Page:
Re: What should tty? do if handed a port that's not even vaguely a tty? Lassi Kortela 10 Aug 2019 21:26 UTC

> Per POSIX, isatty
> is allowed to set errno to ENOTTY when handed a file descriptor to
> something that's not a terminal device, like one opened to a regular
> file.  Should we signal an error, or just return #f in that case?  Ditto
> if the port handed to tty? does not have a file descriptor, like a
> string port.

The ordinary usage of isatty() is e.g. checking whether or not to do
ANSI color / line editing on stdin/stdout. In these situations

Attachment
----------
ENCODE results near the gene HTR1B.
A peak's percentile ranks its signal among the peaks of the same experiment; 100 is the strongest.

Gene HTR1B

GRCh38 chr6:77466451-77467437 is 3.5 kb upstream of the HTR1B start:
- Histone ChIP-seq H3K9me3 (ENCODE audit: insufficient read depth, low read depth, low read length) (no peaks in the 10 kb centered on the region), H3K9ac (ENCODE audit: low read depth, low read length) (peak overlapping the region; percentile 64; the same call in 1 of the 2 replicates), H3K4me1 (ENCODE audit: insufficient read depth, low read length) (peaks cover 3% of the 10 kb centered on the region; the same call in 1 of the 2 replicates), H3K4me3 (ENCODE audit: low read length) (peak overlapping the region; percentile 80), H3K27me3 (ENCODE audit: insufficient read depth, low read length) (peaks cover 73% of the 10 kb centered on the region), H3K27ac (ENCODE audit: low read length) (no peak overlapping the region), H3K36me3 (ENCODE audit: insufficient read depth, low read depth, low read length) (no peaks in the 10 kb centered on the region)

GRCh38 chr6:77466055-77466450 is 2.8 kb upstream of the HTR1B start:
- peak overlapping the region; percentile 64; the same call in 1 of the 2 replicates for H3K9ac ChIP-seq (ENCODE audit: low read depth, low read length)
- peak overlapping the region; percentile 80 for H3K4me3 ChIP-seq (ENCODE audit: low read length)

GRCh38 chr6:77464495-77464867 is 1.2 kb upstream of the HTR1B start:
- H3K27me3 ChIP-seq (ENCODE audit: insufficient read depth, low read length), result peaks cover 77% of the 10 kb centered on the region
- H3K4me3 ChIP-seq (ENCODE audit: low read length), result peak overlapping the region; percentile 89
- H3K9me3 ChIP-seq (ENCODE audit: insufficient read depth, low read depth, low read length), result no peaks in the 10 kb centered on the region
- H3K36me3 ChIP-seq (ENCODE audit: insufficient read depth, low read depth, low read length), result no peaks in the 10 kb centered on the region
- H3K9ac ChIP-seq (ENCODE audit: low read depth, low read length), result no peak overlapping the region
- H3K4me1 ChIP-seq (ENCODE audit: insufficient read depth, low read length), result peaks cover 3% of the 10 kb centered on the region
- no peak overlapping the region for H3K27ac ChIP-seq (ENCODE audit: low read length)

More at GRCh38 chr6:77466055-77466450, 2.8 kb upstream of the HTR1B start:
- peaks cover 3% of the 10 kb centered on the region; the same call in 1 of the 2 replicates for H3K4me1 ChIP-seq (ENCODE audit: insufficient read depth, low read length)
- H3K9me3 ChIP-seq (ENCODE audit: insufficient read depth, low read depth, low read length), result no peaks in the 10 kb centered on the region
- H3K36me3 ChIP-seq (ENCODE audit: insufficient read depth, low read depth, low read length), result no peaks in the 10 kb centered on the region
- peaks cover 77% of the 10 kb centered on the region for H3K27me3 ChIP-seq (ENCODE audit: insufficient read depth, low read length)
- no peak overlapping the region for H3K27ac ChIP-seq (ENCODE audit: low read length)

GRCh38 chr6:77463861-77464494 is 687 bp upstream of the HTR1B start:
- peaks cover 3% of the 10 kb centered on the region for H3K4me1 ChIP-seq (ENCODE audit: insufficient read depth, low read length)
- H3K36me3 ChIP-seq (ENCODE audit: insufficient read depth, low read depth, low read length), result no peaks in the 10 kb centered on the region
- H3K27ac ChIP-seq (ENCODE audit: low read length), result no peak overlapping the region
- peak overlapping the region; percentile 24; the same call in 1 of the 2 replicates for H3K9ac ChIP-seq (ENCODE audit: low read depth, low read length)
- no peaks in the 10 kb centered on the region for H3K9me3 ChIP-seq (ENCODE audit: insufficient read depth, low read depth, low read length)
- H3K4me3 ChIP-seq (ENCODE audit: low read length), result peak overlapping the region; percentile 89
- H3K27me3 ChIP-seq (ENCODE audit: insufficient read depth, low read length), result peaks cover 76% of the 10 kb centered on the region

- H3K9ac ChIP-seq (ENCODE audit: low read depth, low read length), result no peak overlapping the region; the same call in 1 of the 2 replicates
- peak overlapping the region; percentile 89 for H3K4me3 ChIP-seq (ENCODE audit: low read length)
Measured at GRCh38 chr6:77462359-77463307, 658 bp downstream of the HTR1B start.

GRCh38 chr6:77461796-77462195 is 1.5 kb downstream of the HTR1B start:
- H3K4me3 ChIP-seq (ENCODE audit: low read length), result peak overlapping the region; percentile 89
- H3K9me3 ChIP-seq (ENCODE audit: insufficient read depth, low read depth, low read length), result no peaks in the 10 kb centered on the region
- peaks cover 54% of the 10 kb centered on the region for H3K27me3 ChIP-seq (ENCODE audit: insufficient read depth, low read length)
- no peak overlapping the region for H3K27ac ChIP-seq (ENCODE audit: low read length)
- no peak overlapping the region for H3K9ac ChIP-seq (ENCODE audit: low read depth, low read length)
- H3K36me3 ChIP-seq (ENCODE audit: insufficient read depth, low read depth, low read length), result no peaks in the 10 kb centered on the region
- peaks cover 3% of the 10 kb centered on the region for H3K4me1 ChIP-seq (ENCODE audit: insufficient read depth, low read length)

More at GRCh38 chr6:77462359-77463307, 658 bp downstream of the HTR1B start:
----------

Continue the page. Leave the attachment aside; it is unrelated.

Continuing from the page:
stdin/stdout can often reasonably be regular files or pipes. Therefore a
#t/#f return with no exception raised would be idiomatic.

The POSIX spec is curious in that isatty() may or may not set errno when
it returns false. We can check this with:

     errno = 0
     if (isatty(fd)) {
         return true
     } else if (errno == 0) {
         return false
     } else {
         raise error based on errno

We just have to make sure that we are dealing with the thread-local
errno in a multi-threaded Scheme (and that the thread after the isatty()
call is the same OS thread as the one before the call).